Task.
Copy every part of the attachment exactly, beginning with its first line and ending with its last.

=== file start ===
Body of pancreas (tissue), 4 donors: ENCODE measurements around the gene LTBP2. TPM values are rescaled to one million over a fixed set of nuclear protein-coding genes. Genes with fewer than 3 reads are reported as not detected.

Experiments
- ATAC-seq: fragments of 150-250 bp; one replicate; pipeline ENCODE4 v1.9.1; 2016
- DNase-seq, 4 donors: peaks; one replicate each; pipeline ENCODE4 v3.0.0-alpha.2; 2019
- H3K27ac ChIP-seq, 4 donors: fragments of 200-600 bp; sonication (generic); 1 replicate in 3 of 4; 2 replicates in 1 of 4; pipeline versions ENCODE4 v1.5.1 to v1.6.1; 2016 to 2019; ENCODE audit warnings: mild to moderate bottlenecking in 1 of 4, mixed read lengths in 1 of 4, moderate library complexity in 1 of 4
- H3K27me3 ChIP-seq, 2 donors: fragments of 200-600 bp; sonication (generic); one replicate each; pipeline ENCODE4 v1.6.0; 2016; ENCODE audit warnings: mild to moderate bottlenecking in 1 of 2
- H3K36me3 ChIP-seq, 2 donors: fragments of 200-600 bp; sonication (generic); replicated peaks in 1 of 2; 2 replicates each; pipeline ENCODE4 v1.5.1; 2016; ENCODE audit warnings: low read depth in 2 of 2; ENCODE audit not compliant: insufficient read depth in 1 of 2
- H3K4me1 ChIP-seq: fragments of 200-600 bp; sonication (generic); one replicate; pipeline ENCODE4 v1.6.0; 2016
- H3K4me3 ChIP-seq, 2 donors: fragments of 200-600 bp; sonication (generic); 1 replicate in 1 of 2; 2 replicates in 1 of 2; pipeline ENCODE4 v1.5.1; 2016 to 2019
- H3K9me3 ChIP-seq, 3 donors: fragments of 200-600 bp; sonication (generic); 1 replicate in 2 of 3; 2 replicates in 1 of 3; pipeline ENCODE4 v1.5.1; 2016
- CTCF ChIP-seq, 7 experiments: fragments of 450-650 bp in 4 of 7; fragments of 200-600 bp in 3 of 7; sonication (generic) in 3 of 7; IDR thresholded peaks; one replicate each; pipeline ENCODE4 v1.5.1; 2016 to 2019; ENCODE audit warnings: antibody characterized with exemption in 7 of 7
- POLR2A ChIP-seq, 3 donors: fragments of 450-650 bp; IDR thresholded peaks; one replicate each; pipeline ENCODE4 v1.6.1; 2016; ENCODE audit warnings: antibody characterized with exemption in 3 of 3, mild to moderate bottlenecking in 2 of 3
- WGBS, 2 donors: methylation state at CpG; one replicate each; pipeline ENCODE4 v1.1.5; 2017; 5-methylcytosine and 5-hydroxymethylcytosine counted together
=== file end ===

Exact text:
Body of pancreas (tissue), 4 donors: ENCODE measurements around the gene LTBP2. TPM values are rescaled to one million over a fixed set of nuclear protein-coding genes. Genes with fewer than 3 reads are reported as not detected.

Experiments
- ATAC-seq: fragments of 150-250 bp; one replicate; pipeline ENCODE4 v1.9.1; 2016
- DNase-seq, 4 donors: peaks; one replicate each; pipeline ENCODE4 v3.0.0-alpha.2; 2019
- H3K27ac ChIP-seq, 4 donors: fragments of 200-600 bp; sonication (generic); 1 replicate in 3 of 4; 2 replicates in 1 of 4; pipeline versions ENCODE4 v1.5.1 to v1.6.1; 2016 to 2019; ENCODE audit warnings: mild to moderate bottlenecking in 1 of 4, mixed read lengths in 1 of 4, moderate library complexity in 1 of 4
- H3K27me3 ChIP-seq, 2 donors: fragments of 200-600 bp; sonication (generic); one replicate each; pipeline ENCODE4 v1.6.0; 2016; ENCODE audit warnings: mild to moderate bottlenecking in 1 of 2
- H3K36me3 ChIP-seq, 2 donors: fragments of 200-600 bp; sonication (generic); replicated peaks in 1 of 2; 2 replicates each; pipeline ENCODE4 v1.5.1; 2016; ENCODE audit warnings: low read depth in 2 of 2; ENCODE audit not compliant: insufficient read depth in 1 of 2
- H3K4me1 ChIP-seq: fragments of 200-600 bp; sonication (generic); one replicate; pipeline ENCODE4 v1.6.0; 2016
- H3K4me3 ChIP-seq, 2 donors: fragments of 200-600 bp; sonication (generic); 1 replicate in 1 of 2; 2 replicates in 1 of 2; pipeline ENCODE4 v1.5.1; 2016 to 2019
- H3K9me3 ChIP-seq, 3 donors: fragments of 200-600 bp; sonication (generic); 1 replicate in 2 of 3; 2 replicates in 1 of 3; pipeline ENCODE4 v1.5.1; 2016
- CTCF ChIP-seq, 7 experiments: fragments of 450-650 bp in 4 of 7; fragments of 200-600 bp in 3 of 7; sonication (generic) in 3 of 7; IDR thresholded peaks; one replicate each; pipeline ENCODE4 v1.5.1; 2016 to 2019; ENCODE audit warnings: antibody characterized with exemption in 7 of 7
- POLR2A ChIP-seq, 3 donors: fragments of 450-650 bp; IDR thresholded peaks; one replicate each; pipeline ENCODE4 v1.6.1; 2016; ENCODE audit warnings: antibody characterized with exemption in 3 of 3, mild to moderate bottlenecking in 2 of 3
- WGBS, 2 donors: methylation state at CpG; one replicate each; pipeline ENCODE4 v1.1.5; 2017; 5-methylcytosine and 5-hydroxymethylcytosine counted together